Skip to main content

Currently Skimming:

6 Ethical Challenges in the Use of Biospecimens
Pages 45-48

The Chapter Skim interface presents what we've algorithmically identified as the most significant single chunk of text within every page in the chapter.
Select key terms on the right to highlight them within pages of the chapter.

From page 45...
... · Investigators and biobanks need to decide explicitly on the level of identifiability that they will maintain in the specimens and data they use. Many patients are comfortable with the sharing of their personal biomedical data because they trust the institution asking them to participate, observed Ellen Wright Clayton, professor of genetics and health policy and director of the Center for Biomedical Ethics and Society at Vanderbilt University.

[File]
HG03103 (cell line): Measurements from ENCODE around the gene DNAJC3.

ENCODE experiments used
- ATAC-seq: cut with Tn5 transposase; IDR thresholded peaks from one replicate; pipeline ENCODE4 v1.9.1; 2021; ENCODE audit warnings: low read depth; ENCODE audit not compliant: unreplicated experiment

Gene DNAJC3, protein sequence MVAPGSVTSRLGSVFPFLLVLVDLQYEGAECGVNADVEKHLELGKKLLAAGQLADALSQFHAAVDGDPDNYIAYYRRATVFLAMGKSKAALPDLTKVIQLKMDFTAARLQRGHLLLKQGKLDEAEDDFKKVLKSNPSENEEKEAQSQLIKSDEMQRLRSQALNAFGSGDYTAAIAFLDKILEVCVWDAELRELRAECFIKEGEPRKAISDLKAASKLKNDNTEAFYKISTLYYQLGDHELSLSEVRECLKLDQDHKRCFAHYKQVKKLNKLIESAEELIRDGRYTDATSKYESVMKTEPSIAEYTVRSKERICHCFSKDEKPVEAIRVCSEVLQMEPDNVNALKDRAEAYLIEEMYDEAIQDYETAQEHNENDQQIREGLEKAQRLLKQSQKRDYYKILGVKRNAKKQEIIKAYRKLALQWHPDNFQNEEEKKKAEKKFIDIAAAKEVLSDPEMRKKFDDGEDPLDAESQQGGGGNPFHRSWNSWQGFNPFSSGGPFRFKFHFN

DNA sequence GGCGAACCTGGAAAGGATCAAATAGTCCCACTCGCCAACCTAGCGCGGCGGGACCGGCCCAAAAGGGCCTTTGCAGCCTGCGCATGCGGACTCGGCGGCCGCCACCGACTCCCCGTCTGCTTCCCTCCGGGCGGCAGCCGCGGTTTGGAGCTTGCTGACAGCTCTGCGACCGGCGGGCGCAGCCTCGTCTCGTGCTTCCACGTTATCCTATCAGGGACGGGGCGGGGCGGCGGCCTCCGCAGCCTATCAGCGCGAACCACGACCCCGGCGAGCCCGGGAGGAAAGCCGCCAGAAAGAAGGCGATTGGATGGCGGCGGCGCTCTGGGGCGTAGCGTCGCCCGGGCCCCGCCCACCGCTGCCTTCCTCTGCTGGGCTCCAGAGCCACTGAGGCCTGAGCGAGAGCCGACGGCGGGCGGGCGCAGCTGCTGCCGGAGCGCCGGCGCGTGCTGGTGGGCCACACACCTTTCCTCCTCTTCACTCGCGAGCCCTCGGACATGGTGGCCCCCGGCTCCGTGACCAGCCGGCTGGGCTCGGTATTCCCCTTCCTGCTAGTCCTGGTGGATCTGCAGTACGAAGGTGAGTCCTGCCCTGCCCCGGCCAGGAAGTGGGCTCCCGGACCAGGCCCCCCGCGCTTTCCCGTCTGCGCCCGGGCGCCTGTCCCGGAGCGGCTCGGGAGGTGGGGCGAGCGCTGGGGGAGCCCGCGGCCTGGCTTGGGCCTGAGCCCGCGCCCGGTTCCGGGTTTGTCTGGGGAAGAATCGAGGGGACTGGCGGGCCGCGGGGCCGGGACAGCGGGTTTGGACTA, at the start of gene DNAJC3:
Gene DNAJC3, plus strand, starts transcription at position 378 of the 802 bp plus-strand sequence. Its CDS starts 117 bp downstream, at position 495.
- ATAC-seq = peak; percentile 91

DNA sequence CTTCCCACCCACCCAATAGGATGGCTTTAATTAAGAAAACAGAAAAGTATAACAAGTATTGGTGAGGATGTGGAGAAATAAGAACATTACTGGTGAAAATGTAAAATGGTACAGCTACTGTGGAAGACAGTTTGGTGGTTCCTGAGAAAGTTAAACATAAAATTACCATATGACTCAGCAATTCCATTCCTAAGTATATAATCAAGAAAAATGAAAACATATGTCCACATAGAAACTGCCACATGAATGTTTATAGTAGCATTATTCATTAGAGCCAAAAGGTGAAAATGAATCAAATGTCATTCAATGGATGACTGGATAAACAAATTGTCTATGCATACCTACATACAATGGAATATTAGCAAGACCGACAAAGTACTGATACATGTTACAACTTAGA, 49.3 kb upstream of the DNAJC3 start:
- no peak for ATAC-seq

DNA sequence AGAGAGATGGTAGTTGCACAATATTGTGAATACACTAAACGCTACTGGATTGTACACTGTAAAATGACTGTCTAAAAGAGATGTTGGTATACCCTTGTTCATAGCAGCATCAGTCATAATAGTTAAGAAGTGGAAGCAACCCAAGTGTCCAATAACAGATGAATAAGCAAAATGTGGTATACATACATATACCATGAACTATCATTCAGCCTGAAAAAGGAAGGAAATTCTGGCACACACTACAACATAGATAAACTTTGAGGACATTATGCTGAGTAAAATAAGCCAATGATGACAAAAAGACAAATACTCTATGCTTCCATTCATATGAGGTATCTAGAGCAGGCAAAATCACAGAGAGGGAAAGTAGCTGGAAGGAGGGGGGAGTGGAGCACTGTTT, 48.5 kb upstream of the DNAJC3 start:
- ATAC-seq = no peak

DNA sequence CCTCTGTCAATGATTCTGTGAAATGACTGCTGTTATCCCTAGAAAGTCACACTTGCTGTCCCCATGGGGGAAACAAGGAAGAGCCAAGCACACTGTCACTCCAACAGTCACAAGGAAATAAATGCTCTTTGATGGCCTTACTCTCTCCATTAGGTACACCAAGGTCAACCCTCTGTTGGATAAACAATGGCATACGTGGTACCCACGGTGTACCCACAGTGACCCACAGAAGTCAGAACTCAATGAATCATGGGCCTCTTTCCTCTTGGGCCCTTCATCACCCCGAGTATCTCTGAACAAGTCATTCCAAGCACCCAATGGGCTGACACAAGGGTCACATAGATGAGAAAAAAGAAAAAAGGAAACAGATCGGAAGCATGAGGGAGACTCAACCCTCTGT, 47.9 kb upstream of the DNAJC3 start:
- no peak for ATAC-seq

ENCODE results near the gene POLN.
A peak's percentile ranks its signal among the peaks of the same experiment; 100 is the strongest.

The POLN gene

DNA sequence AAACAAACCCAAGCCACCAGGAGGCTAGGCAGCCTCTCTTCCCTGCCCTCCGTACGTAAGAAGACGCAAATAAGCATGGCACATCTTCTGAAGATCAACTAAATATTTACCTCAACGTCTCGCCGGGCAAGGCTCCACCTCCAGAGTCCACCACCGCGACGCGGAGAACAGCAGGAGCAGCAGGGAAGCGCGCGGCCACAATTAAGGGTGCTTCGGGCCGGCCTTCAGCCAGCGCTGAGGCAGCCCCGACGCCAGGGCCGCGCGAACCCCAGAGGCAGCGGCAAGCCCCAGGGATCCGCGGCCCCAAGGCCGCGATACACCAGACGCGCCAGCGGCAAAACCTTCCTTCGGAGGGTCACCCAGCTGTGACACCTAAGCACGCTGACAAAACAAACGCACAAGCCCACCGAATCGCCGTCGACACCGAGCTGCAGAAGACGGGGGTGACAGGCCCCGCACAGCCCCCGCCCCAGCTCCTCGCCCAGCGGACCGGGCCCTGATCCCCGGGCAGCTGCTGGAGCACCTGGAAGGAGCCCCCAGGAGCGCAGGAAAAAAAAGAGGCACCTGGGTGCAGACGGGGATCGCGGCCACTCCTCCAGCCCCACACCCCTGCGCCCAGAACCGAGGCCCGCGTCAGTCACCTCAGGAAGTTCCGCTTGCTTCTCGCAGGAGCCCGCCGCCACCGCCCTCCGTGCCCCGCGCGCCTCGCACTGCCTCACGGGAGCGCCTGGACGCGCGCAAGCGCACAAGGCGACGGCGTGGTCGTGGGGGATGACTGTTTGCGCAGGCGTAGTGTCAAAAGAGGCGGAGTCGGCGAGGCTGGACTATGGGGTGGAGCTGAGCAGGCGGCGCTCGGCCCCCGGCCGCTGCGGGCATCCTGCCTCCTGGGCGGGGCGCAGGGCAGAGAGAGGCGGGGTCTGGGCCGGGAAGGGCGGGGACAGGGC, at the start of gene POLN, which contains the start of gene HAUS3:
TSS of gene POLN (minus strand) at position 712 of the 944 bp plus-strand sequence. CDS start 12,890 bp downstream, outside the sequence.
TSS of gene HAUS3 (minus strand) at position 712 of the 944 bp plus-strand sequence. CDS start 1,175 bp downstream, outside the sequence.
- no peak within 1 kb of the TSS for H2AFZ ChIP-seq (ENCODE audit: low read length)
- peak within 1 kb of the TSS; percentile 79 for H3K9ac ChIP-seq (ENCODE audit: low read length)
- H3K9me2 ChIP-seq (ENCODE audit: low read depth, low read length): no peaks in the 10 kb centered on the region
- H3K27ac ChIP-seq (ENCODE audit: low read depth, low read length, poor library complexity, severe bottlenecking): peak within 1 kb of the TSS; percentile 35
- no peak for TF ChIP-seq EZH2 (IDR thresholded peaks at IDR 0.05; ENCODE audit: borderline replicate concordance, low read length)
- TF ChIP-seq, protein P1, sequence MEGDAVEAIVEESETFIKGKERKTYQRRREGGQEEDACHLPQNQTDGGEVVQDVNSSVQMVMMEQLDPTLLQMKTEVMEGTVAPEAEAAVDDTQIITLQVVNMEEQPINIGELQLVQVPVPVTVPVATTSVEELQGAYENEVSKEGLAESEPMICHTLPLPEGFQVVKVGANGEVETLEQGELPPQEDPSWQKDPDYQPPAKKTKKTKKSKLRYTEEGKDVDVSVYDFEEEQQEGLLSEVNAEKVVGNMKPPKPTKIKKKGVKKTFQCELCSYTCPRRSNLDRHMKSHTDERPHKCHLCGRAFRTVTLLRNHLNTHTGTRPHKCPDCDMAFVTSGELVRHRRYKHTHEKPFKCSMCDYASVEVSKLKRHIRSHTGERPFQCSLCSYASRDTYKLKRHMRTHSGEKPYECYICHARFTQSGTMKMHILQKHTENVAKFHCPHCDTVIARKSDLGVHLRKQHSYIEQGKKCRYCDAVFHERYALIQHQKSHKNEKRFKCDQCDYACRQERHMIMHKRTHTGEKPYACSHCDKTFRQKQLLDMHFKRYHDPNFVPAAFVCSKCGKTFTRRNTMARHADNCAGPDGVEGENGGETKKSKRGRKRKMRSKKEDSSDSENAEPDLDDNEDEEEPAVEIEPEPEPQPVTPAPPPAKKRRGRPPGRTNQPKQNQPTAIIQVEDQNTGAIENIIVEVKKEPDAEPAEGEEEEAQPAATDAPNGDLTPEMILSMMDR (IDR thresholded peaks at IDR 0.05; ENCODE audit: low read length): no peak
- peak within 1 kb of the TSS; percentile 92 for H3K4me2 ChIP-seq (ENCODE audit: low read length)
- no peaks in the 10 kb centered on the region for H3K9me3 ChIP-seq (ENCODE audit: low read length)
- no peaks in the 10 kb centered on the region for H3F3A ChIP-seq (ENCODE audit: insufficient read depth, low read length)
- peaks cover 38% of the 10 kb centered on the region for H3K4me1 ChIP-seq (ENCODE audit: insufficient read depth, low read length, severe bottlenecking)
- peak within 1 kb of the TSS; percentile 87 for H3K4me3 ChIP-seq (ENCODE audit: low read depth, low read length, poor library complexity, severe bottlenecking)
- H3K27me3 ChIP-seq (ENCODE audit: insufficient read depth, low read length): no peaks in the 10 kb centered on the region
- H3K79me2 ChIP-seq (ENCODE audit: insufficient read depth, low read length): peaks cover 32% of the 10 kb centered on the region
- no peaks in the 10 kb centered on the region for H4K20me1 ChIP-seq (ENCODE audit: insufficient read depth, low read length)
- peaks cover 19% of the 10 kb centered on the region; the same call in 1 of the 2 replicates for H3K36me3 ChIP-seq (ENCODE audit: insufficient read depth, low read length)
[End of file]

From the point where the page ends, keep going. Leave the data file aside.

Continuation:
From page 46...
... A tremendous amount of epidemiological research and other types of investigations have been done in the United States for decades without any informed consent or notification whatsoever, according to Clayton. She said that the research community has moved to the point of recognizing that people and communities need to know more about what is being done in the research environment and with their information.
From page 47...
... health care that we need." DISCuSSION In response to a question about increasing the diversity of the population represented in biorepositories and how to address the fears of nonwhite participants about the potential misuse of biological samples, Clayton said that "some of their distrust is well earned." Overcoming these fears will mean earning their trust. "It is community engagement, it is responsiveness, it is including individuals, and [it is]

This material may be derived from roughly machine-read images, and so is provided only to facilitate research.
More information on Chapter Skim is available.